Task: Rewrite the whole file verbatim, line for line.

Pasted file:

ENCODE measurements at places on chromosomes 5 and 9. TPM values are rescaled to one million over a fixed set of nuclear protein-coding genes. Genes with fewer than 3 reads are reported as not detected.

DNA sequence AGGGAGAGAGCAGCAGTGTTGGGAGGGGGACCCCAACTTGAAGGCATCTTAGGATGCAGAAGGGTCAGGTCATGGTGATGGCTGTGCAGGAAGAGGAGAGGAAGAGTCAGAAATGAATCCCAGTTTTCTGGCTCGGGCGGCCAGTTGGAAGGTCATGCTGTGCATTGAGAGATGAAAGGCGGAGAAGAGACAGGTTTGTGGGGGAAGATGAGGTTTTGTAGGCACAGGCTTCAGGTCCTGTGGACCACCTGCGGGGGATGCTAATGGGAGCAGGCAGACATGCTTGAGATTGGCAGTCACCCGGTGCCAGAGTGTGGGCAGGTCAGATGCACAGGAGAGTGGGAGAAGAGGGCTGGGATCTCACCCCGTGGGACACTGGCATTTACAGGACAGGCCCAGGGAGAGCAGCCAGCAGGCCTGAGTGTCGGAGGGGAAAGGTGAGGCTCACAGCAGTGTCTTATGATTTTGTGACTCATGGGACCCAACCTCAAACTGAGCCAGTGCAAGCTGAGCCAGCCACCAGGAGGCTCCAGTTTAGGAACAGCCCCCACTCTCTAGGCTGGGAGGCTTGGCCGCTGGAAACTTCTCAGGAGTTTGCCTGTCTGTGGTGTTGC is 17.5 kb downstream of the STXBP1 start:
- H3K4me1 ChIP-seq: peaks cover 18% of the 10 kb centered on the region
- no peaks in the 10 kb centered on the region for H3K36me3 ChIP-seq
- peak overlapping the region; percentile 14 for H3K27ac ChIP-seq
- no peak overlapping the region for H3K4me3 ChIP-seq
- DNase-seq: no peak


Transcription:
ENCODE measurements at places on chromosomes 5 and 9. TPM values are rescaled to one million over a fixed set of nuclear protein-coding genes. Genes with fewer than 3 reads are reported as not detected.

DNA sequence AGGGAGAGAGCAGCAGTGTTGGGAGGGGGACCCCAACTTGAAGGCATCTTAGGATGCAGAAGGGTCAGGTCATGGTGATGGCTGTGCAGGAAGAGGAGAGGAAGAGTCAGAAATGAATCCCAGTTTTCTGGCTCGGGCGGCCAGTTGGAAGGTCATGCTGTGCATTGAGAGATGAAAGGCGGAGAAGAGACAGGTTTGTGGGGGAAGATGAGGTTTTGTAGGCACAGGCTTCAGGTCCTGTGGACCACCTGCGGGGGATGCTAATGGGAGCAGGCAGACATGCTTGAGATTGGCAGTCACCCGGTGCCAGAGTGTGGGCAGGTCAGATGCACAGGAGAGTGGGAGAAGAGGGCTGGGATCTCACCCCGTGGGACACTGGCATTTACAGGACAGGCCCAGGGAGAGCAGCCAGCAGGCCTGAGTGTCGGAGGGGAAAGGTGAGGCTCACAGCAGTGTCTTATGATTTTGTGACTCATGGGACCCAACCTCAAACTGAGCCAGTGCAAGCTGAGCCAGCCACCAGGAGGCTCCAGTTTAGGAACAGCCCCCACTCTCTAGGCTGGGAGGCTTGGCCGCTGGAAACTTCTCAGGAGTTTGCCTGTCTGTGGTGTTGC is 17.5 kb downstream of the STXBP1 start:
- H3K4me1 ChIP-seq: peaks cover 18% of the 10 kb centered on the region
- no peaks in the 10 kb centered on the region for H3K36me3 ChIP-seq
- peak overlapping the region; percentile 14 for H3K27ac ChIP-seq
- no peak overlapping the region for H3K4me3 ChIP-seq
- DNase-seq: no peak